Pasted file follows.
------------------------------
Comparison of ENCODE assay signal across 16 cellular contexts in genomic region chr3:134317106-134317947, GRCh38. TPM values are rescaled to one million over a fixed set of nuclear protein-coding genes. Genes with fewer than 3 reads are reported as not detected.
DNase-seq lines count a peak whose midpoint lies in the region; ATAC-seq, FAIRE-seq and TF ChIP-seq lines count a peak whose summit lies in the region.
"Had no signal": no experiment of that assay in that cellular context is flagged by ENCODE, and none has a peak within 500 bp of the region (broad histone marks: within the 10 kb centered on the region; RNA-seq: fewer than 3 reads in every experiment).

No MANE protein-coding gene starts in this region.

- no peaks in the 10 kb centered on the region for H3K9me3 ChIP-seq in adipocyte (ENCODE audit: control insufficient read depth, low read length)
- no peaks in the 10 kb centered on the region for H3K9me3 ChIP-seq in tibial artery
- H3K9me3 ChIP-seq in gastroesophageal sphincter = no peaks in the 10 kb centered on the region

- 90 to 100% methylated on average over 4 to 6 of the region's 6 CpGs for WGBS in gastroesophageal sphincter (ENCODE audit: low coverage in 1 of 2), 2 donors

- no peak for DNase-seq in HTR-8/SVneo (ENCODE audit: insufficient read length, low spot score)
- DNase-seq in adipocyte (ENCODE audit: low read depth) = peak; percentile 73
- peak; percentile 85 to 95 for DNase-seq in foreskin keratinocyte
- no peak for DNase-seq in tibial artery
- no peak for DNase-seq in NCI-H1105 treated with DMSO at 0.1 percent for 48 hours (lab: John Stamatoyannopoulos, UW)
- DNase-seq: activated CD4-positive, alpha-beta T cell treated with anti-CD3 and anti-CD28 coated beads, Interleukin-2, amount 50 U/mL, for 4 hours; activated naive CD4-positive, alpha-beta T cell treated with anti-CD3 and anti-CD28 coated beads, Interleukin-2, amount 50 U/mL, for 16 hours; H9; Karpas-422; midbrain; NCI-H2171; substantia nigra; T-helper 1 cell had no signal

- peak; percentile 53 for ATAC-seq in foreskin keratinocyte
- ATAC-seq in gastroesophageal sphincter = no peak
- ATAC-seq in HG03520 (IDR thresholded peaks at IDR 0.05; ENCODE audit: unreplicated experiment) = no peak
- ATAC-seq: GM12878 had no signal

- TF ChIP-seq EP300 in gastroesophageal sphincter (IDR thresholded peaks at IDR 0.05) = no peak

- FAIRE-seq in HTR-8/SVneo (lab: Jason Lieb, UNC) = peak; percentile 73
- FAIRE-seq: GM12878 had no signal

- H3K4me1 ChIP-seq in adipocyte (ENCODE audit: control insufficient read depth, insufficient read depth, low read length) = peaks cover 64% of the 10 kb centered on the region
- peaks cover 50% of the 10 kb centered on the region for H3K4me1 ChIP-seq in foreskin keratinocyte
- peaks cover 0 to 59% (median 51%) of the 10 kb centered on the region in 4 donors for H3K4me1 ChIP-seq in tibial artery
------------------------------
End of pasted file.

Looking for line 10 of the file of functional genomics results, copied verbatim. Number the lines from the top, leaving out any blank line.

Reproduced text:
- DNase-seq in adipocyte (ENCODE audit: low read depth) = peak; percentile 73